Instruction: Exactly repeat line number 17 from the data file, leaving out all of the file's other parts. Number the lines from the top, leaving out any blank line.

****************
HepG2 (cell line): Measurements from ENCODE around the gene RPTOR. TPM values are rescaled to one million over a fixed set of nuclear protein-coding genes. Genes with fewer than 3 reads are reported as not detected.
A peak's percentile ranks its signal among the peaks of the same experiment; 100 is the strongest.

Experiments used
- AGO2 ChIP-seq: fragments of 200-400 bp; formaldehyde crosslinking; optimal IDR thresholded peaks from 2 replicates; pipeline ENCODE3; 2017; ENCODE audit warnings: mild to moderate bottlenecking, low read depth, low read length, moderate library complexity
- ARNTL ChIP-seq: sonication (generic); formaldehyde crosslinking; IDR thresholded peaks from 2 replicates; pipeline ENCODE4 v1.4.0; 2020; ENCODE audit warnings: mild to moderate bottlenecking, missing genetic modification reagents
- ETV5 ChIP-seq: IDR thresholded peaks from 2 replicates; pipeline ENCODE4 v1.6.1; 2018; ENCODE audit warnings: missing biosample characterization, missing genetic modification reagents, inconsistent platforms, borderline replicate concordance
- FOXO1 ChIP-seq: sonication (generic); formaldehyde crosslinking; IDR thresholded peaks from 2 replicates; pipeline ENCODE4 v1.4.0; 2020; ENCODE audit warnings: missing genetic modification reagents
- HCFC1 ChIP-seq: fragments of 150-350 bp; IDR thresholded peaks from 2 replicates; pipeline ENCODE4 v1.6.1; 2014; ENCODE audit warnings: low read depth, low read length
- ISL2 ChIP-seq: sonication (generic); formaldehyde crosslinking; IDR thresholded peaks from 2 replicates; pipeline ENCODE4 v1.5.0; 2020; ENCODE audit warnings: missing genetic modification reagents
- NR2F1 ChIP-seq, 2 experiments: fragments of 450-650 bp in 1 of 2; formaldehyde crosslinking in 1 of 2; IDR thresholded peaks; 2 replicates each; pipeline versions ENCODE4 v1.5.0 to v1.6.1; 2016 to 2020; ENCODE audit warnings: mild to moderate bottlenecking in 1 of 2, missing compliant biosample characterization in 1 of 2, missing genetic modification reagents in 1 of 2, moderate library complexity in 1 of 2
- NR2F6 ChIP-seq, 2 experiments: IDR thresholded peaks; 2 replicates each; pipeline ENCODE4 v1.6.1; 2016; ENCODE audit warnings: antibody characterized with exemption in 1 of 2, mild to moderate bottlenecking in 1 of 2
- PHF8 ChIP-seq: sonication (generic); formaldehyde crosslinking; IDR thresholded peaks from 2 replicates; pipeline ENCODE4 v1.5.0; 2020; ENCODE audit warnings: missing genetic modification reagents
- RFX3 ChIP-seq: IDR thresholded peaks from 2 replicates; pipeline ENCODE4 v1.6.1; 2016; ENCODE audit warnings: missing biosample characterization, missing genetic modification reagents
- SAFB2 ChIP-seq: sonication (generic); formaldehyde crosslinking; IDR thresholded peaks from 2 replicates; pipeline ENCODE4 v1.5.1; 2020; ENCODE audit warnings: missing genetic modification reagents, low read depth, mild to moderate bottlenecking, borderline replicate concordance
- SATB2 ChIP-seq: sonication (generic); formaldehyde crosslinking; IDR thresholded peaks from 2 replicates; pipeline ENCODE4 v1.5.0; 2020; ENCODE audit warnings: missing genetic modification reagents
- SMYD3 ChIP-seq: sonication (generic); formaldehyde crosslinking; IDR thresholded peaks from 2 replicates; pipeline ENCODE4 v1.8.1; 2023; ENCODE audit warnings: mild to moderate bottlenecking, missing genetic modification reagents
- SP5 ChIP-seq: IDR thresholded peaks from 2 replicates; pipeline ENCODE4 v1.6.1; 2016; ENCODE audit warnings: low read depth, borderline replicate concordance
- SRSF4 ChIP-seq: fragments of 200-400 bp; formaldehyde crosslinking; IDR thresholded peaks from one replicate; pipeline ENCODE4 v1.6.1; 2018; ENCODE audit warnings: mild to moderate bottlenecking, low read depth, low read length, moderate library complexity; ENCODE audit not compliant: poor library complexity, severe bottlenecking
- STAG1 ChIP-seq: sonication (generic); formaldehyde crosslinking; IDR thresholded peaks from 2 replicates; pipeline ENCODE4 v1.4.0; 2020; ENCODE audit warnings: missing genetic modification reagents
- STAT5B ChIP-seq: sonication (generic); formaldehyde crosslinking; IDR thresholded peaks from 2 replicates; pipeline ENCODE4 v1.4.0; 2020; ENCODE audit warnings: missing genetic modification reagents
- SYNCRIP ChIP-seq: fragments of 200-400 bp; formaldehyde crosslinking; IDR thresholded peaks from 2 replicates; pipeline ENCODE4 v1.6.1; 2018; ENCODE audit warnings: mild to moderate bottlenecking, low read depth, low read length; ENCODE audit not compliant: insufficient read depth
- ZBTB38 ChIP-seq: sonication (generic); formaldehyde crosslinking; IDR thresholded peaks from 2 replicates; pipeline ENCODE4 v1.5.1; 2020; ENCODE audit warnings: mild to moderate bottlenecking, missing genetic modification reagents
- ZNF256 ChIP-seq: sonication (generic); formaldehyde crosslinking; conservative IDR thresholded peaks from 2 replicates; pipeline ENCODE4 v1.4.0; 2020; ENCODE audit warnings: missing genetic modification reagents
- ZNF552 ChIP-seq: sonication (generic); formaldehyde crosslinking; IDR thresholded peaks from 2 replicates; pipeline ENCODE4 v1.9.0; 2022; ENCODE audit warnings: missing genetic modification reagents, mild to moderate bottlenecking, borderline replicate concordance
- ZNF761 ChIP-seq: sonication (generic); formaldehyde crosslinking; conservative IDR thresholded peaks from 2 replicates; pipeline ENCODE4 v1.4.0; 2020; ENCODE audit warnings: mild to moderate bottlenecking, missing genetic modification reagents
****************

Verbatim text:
- SP5 ChIP-seq: IDR thresholded peaks from 2 replicates; pipeline ENCODE4 v1.6.1; 2016; ENCODE audit warnings: low read depth, borderline replicate concordance